Georgia Gibbs’ “Any BODY” movement is changing the industry.

Georgia Gibbs, one half of the minds and bodies behind Any BODY, is a model on a mission, aiming to alter the perception of the “perfect” female body via the ground-breaking #LoveAnyBODY campaign. This movement juxtaposes the two very different body types of Gibbs and best friend and fellow model Kate Wasley in an effort to promote acceptance and diversity. We spoke to the 21-year-old model, actress, and presenter about this endeavour and found out what the future holds in store for this inspiring pair. 

The Chic Edit: How did the creation of Any BODY come about?

Georgia Gibbs: Any BODY came about through friendship: [Kate Wasley and I] always saw so many characteristics of each other that we loved and thats why we were friends. As for physical characteristics, it never phased us. When we realised it bothered some of the public we were shocked and therefore, Any BODY was created.

CE:. If Any BODY has only one message you’d like to get across, what would it be?

GG: Quit the comparisons: our aim is to encourage all women to not compare themselves to the woman next to them and to embrace being authentic, empowered, and confident! 

CE: How have you dealt with the negative feedback and scrutiny that has come along with this otherwise positive endeavor?

GG: I always say in life, especially when you have a platform that’s open to the public, act like you are surrounded by imaginary trampolines that negativity just bounces off. If we listened and allowed it to affect us, we never would have created a positive movement. The messages we receive every day outweigh the negative 100 times over.

CE: Remarkably, your audience is almost entirely female: do you have any plans to get the male community involved in your message?

GG: Our aim, initially, was to focus on women, but obviously we all can directly relate to the pressures we feel daily. As the movement grows, we would love to have some guest speakers that are men to comment on how they are affected too. It’s definitely in the pipeline. 

CE: You were a Miss Universe finalist and participated in Australia’s Next Top Model. As these are both very size-centric competitions, have you felt an added pressure to conform to body requirements that Kate Wasley has not?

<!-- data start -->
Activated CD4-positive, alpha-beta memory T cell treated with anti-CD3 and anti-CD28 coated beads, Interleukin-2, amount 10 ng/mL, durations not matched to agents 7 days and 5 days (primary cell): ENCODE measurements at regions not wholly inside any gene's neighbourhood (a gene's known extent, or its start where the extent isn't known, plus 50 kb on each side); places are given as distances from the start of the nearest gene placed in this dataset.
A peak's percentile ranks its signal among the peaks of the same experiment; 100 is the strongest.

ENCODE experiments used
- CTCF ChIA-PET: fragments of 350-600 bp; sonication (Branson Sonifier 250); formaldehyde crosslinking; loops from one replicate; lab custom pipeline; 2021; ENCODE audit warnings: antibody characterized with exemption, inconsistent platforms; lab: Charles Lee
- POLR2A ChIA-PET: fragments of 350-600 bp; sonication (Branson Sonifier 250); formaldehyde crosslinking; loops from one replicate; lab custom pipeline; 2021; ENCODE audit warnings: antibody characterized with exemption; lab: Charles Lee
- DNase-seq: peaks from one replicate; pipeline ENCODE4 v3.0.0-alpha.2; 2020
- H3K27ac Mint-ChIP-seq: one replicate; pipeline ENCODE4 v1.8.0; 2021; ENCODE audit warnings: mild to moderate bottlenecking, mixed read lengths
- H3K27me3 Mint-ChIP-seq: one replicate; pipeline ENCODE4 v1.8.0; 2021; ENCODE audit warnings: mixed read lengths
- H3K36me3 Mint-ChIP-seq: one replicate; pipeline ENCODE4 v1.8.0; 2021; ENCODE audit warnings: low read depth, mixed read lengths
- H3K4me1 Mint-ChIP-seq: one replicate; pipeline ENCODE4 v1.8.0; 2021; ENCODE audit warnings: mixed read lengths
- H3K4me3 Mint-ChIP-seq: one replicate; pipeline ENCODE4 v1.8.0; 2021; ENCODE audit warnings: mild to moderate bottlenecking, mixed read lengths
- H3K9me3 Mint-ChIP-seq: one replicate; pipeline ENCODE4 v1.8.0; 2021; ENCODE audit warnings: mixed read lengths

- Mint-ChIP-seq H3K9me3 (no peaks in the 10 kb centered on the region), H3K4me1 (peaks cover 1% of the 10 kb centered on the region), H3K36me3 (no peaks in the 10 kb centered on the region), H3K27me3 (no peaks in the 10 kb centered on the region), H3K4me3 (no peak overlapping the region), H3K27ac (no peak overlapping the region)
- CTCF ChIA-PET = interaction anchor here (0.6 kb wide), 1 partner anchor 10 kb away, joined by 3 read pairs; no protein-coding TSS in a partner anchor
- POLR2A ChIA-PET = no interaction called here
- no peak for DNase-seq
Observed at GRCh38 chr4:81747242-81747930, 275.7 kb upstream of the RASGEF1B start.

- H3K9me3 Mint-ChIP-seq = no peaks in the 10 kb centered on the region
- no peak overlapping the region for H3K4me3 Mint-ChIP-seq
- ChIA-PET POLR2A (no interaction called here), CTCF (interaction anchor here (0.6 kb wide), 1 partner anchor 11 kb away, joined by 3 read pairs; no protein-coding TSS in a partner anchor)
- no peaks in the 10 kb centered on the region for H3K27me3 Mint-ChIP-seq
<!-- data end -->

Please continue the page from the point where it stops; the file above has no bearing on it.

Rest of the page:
GG: 100 percent. I would be lying if I said I’ve never felt the pressure to extreme diet, looked at getting “work done,” or scrutinised myself. It’s literally my job to look the “best” I can and to fit into a mould the industry asks me to. But, I always think to myself: would I ever tell anyone else I think they should change things about themselves? No. So, why do we tell ourselves?

I’m confident in myself, my brains, and my body and thats the message we want to spread. I often find people assume, because of my career choice, that I don’t have insecurities or I have no reason to be insecure. I want everyone to know that’s not true. We are all human and all we can do is be the best versions of ourselves.

CE: How does the plus size modeling industry compare to the industry in which you work?

GG: Kate regularly says to me, “I don’t know how you deal with the pressure to be small, athletic, thin, lean etc.” She has a lot of pressure too, but in a different way. I just always say that if they can’t accept me for me then im not meant to work with them. 

CE: Have you struggled with body acceptance yourself? What advice would you give to a girl/woman struggling with body confidence?

GG: I definitely do. I get a lot of comments along the lines of, “How can you preach body confidence when you have no flaws?” I laugh in utter disbelief at that assumption. If anything, I think the industry I work in makes me more aware of insecurities I may have previously picked at.

I feel that assumptions and constant comparisons between women are the key to many people’s body unhappiness. Social media is HUGELY responsible for that. Every person seems to have the “perfect” body and to be living this amazing lifestyle which you scroll through at work or on the subway. Any BODY wants to bring some REAL LIFE back to social media, encourage everyone to stop looking, assuming, and comparing, and embrace yourself as a perfectly unique individual—because social media isn’t real life! 

CE: What has been the best/most rewarding part of your Any Body experience so far?

GG: “Skype for Schools”. I skyped a school in Chicago and chatted to the girls about my work and Any BODY and it was so rewarding because I remember being in their shoes. I was at school, confused about who I was, and being told I wasn’t good enough by my current agency: “You’re the wrong shape, not the wrong size.” It ruined my self confidence. So, being able to lift a few of the girls was amazing.

Also, we have received genuinely hundreds of DM’s from women, girls, and men telling us their personal stories. I don’t think there’s anything more humbling and inspiring than that.

CE: You’ve already amassed an incredible amount of followers and have even gotten the attention of a Kardashian. What does the future hold for Any BODY?

GG: We feel so blessed to have the response we have had. We have an exciting collaboration for Fashion Week coming up and a little surprise coming soon, too. Most importantly, we are continuing to push the “Love ANY BODY” movement around the world and encouraging women to embrace their best selves.

Follow Georgia Gibbs on Instagram.

Follow Any BODY on Instagram. 


  • Phoebe Ghorayeb

    I love this movement that these amazing women have started. It’s not the first time women have started the conversation about body confidence, not judging people by their size and encouraging positivity and it’s so good to see the conversation grow, move and evolve. Keep it up! The more we talk about it the better and as I result I hope more and more young girls will find their worth in other areas as opposed to how they look.